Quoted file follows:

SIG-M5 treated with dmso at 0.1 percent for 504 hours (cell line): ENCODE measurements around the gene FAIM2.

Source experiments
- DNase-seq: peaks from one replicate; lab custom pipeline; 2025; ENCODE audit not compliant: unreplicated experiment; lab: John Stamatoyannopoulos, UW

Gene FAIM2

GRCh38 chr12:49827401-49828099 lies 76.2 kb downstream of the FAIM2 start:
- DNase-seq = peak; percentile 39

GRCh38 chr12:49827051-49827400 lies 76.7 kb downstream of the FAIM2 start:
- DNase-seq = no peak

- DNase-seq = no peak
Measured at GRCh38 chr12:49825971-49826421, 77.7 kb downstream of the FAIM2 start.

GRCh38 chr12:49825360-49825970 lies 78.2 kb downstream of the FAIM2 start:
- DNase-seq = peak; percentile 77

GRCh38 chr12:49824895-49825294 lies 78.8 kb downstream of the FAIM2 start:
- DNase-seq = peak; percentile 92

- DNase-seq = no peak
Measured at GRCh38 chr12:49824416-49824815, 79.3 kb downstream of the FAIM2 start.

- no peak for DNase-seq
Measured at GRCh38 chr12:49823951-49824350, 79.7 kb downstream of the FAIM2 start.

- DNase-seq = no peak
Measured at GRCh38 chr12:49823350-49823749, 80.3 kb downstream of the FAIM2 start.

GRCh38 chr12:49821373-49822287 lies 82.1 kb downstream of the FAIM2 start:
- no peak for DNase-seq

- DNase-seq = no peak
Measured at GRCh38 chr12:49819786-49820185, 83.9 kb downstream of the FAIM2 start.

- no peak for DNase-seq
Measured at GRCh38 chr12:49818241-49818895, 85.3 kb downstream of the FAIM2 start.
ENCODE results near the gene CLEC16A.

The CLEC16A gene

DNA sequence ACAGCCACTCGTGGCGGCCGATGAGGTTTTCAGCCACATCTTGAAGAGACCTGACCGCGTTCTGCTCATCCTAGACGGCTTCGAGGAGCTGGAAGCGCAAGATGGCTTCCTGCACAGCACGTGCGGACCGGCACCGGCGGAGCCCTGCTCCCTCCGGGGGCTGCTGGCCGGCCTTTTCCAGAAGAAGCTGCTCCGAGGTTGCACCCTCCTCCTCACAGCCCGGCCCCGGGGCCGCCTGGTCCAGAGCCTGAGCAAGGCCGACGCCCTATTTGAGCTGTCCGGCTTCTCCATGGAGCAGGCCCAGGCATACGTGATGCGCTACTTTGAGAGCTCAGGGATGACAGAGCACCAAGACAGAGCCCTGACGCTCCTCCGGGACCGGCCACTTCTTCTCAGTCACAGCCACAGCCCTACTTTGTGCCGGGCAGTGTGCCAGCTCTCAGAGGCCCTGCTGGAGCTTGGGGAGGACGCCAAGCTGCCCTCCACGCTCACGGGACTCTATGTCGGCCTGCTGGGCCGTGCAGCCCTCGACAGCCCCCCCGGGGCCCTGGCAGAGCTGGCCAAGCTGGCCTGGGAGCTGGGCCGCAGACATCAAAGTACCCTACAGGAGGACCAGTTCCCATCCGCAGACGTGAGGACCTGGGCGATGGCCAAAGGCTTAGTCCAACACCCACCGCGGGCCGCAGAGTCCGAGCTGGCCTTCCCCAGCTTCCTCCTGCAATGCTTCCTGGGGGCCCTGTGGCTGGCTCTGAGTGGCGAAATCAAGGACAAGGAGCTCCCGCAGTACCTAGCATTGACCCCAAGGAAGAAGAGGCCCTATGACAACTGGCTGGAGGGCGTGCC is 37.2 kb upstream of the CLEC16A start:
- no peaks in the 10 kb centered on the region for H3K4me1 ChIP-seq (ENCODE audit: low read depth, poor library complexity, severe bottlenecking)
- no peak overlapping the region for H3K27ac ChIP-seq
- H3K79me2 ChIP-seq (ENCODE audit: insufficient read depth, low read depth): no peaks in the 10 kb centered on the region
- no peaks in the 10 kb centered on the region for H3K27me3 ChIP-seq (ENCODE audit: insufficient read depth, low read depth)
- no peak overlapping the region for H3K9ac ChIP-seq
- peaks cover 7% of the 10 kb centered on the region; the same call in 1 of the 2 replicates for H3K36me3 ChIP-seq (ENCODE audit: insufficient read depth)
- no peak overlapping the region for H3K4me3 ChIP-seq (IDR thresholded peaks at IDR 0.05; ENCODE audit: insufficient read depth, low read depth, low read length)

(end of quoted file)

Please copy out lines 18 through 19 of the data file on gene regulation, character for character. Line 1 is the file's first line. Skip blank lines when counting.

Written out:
Measured at GRCh38 chr12:49823951-49824350, 79.7 kb downstream of the FAIM2 start.

- DNase-seq = no peak